Choose quieter roads and alternate routes where you can focus on riding your motorcycle. As you gain confidence and experience, gradually increase the difficulty of your route. Also, be careful about adding a passenger into the mix before you’re ready. This will introduce all kinds of challenges, especially for a beginner rider.

Motorcyclist riding in bad weather
Don’t rush it! Slowly introduce new conditions.

6 – Check Your Bike Before Every Ride

If something malfunctions while you are riding a motorcycle, you have an increased chance of losing balance or control. Make sure to check everything before you ride.

The Motorcycle Safety Foundation Checklist uses the acronym T-CLOCS to memorize what you should keep a close eye on:

  • T (Tires and wheels)
  • C (Controls- levers, petal, hoses, throttle)
  • L (Lights- including headlights and turn signals)
  • O (Oil and fluid levels)
  • C (Chassis- frame, suspension, and chains)
  • S (Stands- center stand and kickstand)

In addition to this, you should also remember to follow the recommended warm-up procedures. Generally, even new bikes benefit from a warmup to ensure smooth, consistent power during your ride. It could take anywhere from 45 seconds to several minutes to get optimal temperatures, based on factors like ambient temperature, oil capacity, and engine displacement.

7 – Stay Alert Whenever You Ride a Motorcycle

You do not have the safety restraints of a 4-wheeled vehicle, so you have less room for error. Both your own errors and the errors of the people around you. Stay alert to your surroundings, and do not try to multitask while you ride. On a motorcycle, you are much more vulnerable than the car drivers around you.

How Long Does it Take to Learn How to Ride a Motorcycle?

For most people, it takes a few hours to understand the basics of riding a motorcycle. From there, it can take a few days to a few weeks to get ready for the test. However, to become a really good rider generally takes a few years, depending on how much you practice.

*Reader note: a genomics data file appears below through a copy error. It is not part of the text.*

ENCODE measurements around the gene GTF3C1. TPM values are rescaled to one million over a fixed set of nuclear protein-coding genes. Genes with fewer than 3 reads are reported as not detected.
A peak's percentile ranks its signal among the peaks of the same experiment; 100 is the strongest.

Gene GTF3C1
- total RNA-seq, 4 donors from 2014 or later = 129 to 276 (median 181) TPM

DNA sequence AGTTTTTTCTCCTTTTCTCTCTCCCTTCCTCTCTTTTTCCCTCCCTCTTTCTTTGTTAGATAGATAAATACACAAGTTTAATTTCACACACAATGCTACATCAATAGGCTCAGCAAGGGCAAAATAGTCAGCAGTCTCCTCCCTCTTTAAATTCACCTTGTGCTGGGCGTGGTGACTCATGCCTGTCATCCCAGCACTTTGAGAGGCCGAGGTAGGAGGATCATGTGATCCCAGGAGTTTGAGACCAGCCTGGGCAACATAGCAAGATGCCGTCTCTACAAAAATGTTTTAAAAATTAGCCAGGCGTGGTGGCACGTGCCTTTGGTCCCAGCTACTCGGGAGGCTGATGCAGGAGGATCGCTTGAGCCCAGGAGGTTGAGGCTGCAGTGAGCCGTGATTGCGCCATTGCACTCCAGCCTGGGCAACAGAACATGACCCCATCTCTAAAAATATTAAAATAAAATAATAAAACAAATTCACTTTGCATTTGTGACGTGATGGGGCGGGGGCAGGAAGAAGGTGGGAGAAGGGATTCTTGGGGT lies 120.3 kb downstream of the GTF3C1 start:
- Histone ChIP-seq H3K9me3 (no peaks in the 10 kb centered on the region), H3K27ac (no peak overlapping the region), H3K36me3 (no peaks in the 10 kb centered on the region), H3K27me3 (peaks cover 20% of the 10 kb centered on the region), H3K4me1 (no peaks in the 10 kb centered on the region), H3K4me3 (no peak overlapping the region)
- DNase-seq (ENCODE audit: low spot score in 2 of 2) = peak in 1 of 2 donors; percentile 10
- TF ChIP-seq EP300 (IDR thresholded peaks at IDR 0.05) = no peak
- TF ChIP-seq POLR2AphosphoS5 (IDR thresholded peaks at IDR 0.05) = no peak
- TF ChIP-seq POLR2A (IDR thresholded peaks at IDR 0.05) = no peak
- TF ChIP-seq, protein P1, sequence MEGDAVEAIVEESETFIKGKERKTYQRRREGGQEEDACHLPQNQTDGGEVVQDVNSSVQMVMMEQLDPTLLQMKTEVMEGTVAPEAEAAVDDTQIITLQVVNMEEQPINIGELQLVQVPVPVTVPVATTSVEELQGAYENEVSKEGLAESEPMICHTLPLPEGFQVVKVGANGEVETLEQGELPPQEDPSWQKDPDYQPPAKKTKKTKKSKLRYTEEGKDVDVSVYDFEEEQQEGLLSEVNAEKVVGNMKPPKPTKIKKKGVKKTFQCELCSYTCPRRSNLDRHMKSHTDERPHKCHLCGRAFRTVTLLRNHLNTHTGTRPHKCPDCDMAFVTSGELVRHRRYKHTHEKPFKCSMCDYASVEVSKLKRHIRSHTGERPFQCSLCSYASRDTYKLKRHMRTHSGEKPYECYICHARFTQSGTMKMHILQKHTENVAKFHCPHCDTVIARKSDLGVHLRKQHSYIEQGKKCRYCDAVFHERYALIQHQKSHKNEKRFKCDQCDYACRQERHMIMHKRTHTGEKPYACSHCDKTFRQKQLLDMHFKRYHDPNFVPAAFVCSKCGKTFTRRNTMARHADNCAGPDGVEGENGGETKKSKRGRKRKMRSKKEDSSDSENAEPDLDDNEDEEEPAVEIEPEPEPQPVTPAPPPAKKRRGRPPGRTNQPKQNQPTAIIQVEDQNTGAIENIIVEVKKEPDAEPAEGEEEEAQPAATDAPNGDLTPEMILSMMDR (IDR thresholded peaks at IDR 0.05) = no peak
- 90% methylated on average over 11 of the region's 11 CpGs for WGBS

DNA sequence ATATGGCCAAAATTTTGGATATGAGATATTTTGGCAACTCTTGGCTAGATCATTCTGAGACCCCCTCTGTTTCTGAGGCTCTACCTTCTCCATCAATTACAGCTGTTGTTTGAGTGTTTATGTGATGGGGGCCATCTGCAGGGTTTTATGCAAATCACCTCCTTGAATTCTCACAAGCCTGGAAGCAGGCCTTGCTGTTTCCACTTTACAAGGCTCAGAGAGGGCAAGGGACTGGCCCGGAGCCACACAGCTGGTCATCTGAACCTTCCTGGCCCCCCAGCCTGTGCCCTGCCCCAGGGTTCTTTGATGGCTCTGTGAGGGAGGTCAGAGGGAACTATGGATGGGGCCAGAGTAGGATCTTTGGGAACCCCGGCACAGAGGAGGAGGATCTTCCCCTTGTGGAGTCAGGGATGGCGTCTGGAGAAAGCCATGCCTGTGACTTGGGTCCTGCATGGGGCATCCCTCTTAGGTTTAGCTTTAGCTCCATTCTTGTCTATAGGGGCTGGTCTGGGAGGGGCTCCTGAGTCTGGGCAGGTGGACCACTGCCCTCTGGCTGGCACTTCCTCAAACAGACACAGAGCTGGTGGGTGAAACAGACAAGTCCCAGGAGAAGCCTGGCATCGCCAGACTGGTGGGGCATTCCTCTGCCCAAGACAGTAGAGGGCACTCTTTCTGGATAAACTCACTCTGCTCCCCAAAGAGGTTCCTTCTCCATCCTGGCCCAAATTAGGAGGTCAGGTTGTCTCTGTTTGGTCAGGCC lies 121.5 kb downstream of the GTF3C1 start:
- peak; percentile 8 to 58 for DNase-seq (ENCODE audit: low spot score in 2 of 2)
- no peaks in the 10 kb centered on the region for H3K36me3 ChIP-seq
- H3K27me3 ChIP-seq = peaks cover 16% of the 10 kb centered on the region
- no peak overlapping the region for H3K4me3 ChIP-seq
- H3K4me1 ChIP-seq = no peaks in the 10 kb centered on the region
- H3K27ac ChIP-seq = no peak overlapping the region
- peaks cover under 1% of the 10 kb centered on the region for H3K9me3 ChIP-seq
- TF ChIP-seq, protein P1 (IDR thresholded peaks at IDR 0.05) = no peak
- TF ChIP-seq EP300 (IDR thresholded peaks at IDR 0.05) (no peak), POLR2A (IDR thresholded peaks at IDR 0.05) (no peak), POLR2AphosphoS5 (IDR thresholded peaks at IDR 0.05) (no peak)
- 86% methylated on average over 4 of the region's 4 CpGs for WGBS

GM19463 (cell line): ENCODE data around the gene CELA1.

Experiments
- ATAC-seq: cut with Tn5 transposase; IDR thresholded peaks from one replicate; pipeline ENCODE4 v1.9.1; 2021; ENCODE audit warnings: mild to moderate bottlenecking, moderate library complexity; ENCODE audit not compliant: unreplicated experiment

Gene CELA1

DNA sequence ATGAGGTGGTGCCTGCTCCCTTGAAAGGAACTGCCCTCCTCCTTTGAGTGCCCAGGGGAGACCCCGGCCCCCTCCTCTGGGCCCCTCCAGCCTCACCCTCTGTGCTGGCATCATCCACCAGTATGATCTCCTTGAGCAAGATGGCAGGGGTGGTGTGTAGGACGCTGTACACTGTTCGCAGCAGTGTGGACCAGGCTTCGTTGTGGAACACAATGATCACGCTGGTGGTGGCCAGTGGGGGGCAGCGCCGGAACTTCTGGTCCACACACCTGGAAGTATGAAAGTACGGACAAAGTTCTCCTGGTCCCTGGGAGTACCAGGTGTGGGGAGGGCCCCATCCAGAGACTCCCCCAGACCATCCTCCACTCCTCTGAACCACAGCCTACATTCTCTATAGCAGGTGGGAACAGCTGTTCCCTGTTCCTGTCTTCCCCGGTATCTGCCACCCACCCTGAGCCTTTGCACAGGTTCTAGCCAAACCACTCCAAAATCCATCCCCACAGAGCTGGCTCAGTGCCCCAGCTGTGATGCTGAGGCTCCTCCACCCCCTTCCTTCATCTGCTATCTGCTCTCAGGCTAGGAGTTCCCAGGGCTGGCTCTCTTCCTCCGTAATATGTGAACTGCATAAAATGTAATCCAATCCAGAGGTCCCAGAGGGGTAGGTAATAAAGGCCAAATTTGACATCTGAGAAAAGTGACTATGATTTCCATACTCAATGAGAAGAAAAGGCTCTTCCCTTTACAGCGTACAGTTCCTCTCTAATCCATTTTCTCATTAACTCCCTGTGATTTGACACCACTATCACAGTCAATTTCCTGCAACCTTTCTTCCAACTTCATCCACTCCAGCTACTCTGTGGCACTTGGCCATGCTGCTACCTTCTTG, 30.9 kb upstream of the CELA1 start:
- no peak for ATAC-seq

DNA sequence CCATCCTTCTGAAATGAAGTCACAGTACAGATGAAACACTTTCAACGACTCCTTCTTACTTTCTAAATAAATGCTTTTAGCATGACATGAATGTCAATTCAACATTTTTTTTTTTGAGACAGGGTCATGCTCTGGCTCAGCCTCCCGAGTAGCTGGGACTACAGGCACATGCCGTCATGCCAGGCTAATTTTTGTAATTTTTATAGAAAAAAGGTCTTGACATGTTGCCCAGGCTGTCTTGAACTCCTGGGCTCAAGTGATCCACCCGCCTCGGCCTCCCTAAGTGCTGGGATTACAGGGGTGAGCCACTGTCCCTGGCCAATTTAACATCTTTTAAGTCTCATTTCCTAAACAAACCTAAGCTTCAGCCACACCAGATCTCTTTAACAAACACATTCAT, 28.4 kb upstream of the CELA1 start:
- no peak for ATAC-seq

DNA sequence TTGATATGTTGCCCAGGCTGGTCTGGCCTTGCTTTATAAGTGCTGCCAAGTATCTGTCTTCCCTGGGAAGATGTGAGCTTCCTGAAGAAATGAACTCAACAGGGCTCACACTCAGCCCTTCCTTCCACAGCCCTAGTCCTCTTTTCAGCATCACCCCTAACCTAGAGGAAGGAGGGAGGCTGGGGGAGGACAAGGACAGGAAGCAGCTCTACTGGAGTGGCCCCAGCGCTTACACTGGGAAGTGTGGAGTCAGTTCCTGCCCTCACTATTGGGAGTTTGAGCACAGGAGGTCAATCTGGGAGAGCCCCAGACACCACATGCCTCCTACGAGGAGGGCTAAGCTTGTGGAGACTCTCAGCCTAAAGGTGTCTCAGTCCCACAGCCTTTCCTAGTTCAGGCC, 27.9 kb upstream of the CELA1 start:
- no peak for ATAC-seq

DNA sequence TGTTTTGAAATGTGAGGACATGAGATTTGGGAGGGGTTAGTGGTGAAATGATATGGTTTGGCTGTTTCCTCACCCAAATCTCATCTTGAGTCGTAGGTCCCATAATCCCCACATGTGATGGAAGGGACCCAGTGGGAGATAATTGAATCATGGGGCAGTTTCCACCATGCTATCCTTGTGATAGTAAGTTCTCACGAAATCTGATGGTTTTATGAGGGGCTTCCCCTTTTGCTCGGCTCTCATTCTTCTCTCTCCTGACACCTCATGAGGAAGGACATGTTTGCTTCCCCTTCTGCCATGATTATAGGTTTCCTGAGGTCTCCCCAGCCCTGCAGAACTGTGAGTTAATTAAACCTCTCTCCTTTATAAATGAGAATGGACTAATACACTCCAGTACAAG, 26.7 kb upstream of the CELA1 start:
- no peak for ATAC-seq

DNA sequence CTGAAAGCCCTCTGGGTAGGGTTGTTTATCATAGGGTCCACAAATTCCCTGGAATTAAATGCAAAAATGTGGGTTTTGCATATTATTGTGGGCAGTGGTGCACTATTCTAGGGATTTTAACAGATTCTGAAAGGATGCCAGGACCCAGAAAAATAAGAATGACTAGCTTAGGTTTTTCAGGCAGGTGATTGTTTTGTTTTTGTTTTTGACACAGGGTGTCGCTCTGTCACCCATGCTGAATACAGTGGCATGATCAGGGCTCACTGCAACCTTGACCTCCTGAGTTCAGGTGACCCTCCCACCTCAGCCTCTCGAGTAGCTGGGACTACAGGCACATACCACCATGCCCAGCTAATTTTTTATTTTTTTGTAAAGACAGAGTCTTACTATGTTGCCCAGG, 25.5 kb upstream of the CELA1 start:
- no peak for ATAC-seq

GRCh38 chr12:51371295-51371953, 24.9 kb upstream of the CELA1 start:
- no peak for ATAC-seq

Need to pass the motorcycle permit test? We’ve got you covered.

Where Should You Learn to Ride?

The Motorcycle Safety Foundation rider course is a great place to start. You will want to get help from professional instructors that know what they are doing. They’ll help you get the basics right from the start and correct any mistakes before they turn into bad habits. Getting professional help is definitely worth the extra investment!

How Old Do You Have to Be to Ride a Motorcycle?

It depends on where you live in the United States. Here is a list of minimum age requirements per state.

StateMinimum age to take the MC test
Alabama14 years
Alaska14 years
Arizona15 years 6 months
Arkansas14 years
California15 years 6 months
Colorado16 years
Connecticut16 years
Delaware17 years
District of Columbia18 years
Florida16 years
Georgia16 years
Hawaii16 years
Idaho16 years
Illinois18 years
Iowa14 years
Kansas14 years
Kentucky16 years
Louisiana16 years
Maine16 years
Maryland15 years 9 months
Massachusetts16 years
Michigan16 years
Minnesota16 years
Mississippi17 years
Missouri15 years 6 months
Montana15 years
Nebraska14 years
Nevada16 years
New Hampshire16 years
New Jersey17 years
New Mexico13 years
New York16 years
North Carolina15 years
North Dakota14 years
Ohio15 years 6 months
Oklahoma14 years
Oregon16 years
Pennsylvania16 years
Rhode Island16 years
South Carolina15 years
South Dakota16 years
Tennessee15 years
Texas15 years
Utah16 years
Vermont16 years
Virginia15 years 6 months
Washington16 years
West Virginia16 years
Wisconsin16 years
Wyoming15 years